Basic income removes state control over taking care of oneself

By Toni Pickard

An article recently published in the UK's Guardian newspaper, entitled ‘The basic income is a dangerous idea that gives the state power to control every penny that citizens spend’ (May 15, 2106) is based on a number of misconceptions about how a properly designed basic income guarantee would work.  

First, in Ontario, Canada, as an example, right now the state does in fact dictate how the benefits paid out through Provincial welfare systems are spent. In some provinces, the inadequate amount allotted for rent is paid directly to landlords rather than to the recipient, thereby enforcing state control.  Basic income, in contrast, is meant to end exactly that kind of micromanagement of people's lives. It removes all state control, distributing the income without conditions (apart from some residency requirement) and regardless of work status. Autonomy and dignity via freedom from state oversight are essential aspects of basic income design.

Second, while there are those who see a competition between basic income and livable wages, basic income can and must be accompanied by fair minimum wage legislation, lest it become the very subsidy the author of this article worries about. Yet, even in the absence of livable wage legislation, basic income will radically alter the relationship between working people and the labour market. It increases autonomy, freeing working people from the coercion of working for whatever wage and conditions are offered, no matter how sub-standard. With the foundation of a basic income under their feet, working people will be free to refuse inadequately paid, dangerous or precarious jobs, creating pressure on employers to raise wages and improve conditions.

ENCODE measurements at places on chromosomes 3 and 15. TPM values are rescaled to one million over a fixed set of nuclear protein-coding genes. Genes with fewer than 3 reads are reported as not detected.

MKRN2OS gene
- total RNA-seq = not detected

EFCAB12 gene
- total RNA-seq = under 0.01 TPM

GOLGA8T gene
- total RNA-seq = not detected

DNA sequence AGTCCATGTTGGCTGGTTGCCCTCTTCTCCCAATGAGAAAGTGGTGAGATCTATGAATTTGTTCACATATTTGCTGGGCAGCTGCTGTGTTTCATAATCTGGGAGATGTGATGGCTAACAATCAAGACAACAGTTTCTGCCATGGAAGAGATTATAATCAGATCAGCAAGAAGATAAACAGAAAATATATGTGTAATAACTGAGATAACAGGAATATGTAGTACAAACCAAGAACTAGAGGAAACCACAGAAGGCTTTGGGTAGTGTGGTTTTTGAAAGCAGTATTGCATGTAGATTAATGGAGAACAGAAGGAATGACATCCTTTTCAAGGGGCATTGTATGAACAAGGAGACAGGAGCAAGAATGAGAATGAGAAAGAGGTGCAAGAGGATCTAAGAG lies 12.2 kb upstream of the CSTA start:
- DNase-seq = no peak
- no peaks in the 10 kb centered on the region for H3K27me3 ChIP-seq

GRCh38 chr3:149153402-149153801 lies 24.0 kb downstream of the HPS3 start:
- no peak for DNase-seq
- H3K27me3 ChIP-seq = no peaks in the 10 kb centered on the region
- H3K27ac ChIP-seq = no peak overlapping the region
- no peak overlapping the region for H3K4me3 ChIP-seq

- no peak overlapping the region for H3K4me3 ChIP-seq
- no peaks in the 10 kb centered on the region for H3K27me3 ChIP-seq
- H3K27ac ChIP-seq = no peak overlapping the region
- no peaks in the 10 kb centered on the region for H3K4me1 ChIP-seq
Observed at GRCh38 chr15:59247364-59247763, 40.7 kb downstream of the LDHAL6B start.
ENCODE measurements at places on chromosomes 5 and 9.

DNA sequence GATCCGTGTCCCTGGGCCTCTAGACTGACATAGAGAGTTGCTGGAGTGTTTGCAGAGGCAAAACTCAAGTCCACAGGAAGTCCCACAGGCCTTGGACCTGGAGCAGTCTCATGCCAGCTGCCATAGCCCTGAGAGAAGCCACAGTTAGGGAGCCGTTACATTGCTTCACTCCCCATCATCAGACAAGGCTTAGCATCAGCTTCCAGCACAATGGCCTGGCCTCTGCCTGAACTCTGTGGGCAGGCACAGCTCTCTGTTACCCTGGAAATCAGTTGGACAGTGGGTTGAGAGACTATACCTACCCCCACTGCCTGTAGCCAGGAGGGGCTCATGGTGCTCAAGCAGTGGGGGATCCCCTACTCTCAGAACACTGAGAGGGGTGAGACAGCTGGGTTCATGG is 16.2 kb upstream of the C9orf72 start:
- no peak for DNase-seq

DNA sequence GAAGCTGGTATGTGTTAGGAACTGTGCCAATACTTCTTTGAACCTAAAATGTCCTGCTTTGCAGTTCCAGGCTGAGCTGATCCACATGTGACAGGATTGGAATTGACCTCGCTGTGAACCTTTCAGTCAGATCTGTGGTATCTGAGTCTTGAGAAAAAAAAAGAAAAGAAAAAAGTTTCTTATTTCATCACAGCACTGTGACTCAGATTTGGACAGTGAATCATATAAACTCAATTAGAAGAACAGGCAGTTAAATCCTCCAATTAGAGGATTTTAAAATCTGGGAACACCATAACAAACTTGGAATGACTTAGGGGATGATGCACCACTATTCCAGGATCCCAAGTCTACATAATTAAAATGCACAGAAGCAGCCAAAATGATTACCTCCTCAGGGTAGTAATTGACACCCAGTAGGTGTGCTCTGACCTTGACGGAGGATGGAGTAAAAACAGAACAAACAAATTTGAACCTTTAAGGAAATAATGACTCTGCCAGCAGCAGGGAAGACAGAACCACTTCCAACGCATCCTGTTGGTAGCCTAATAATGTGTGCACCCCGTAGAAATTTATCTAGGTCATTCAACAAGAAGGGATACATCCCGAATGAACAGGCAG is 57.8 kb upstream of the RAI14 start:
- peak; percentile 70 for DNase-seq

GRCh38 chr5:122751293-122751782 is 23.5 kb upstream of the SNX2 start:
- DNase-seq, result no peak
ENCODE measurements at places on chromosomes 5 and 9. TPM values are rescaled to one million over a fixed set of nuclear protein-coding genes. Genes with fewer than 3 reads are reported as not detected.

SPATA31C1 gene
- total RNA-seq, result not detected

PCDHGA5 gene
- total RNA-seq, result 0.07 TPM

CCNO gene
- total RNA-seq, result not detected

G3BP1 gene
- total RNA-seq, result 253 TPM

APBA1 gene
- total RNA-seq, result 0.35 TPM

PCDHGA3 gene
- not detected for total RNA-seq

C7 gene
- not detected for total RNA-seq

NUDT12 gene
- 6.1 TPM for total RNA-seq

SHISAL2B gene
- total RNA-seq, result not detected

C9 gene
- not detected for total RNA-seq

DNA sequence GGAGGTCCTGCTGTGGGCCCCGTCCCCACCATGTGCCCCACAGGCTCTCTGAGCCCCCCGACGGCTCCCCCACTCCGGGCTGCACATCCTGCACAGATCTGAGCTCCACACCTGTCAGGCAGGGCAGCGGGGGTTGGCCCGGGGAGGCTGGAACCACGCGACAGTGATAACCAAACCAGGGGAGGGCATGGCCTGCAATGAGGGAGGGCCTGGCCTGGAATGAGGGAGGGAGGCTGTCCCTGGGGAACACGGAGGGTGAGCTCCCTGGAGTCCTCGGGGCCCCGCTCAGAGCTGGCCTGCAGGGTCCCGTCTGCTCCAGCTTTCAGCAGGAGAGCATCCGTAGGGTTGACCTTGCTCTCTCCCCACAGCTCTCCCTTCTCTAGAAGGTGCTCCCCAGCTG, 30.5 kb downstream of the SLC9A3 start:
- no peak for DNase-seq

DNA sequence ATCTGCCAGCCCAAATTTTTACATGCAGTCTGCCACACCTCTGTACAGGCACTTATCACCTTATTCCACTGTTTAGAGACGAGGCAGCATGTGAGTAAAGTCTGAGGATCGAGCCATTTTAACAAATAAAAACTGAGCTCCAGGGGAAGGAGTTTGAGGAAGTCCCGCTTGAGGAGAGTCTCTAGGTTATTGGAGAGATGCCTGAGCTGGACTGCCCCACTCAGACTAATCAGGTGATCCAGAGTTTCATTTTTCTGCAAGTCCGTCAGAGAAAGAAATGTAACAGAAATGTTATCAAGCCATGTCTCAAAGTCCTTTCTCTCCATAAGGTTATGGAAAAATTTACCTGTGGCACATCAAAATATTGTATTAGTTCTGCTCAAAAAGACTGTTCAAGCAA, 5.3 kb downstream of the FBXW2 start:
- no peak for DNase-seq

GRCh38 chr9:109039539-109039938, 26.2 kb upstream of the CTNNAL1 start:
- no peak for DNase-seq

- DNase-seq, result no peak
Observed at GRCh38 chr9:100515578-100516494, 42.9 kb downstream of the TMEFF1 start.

Third, the weight of evidence from studies of cash transfers worldwide is that they are not spent on what the World Bank meta study of 19 particular reports of international programs calls "temptation goods" A Canadian study of similar programs comes to the same conclusion with respect to Canadian cash grants: 

To assume otherwise is a form of negative stereotyping of people living on low incomes, with no basis whatsoever in the evidence. 

Finally, in-kind provisions of support, such as food stamps or housing benefits, work only for those suffering from particular problems, such as food insecurity in the one case or housing deficits in the other. One of the greatest strengths of basic income is that it's in cash which is fungible. Therefore, recipients living on low incomes can use it for their needs, best known to them alone. It's the most flexible of supports. Further, even those with food and housing security need income for other essential expenditures.

-- Toni Pickard is the co-founder of the Kingston Action Group for Basic Income Guarantee.